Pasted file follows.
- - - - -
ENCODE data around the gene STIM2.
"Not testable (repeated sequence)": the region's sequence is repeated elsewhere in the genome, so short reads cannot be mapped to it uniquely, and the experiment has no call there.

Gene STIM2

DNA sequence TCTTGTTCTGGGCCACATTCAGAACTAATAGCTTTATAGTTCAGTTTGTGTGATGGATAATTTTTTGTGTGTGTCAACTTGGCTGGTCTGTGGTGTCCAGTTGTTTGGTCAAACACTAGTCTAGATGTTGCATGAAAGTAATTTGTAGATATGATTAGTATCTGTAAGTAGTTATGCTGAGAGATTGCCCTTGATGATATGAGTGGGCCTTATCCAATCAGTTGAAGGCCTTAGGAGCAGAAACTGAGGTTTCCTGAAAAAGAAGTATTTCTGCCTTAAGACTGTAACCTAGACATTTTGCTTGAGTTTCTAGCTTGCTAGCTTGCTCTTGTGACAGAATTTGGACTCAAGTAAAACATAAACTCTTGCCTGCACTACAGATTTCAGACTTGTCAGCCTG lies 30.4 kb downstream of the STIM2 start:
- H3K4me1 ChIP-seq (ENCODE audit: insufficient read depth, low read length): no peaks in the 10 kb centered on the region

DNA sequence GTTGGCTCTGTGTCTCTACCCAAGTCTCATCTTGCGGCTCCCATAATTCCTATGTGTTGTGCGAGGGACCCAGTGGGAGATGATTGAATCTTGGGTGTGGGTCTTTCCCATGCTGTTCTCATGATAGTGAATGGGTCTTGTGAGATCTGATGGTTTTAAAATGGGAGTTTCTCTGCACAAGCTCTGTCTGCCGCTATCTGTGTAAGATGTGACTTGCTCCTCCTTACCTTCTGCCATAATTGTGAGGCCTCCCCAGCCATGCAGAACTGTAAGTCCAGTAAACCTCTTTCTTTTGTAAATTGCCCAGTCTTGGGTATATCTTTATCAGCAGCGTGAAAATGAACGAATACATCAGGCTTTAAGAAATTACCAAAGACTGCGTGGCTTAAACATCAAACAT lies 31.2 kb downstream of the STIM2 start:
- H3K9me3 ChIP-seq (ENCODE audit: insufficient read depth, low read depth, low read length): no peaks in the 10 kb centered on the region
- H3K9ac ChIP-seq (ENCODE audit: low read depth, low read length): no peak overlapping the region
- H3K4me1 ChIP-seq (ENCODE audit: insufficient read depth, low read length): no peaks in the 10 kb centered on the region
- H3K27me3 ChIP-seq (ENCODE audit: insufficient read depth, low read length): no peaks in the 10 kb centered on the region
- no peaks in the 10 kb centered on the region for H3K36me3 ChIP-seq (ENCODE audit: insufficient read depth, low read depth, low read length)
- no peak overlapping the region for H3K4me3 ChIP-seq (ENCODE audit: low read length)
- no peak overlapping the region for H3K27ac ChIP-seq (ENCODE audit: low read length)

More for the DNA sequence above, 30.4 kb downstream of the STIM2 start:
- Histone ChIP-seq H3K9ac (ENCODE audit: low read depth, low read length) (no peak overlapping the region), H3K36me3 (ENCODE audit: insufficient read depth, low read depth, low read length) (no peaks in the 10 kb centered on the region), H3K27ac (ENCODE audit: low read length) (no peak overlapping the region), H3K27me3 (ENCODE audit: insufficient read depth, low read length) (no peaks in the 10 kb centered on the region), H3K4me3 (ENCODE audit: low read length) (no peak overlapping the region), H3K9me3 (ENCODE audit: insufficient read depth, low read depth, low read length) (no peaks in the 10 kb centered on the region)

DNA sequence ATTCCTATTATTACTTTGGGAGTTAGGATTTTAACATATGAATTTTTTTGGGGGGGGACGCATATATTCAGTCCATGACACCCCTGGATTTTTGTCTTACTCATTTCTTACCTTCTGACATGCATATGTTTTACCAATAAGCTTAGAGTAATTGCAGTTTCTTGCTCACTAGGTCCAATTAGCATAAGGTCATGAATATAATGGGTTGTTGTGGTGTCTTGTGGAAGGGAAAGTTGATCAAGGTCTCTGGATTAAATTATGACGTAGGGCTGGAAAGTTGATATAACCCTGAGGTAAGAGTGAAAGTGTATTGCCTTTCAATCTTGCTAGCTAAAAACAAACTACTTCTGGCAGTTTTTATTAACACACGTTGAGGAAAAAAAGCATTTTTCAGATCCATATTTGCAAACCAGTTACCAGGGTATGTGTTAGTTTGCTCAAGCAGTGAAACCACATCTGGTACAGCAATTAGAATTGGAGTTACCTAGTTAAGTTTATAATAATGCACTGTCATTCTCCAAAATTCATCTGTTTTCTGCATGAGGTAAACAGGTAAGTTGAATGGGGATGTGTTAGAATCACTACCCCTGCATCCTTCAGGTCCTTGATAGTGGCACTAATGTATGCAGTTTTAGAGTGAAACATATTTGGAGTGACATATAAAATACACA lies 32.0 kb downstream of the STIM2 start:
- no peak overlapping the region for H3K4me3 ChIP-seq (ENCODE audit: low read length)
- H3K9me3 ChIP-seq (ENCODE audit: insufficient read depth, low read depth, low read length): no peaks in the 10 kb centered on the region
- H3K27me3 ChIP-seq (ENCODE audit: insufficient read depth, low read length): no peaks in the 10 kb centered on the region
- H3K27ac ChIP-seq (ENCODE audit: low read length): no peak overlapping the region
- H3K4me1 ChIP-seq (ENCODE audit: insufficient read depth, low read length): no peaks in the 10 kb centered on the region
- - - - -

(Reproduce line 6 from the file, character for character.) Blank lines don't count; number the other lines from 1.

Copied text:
DNA sequence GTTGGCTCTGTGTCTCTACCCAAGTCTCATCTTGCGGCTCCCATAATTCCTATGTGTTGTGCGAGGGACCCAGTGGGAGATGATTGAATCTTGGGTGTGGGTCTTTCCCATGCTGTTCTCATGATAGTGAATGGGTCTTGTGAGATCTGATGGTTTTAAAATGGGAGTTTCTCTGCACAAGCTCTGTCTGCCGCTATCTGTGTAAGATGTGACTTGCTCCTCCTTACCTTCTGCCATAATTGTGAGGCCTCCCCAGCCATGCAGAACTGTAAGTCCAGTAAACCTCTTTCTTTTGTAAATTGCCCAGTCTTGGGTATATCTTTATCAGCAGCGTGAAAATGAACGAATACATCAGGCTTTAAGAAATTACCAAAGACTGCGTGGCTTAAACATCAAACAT lies 31.2 kb downstream of the STIM2 start: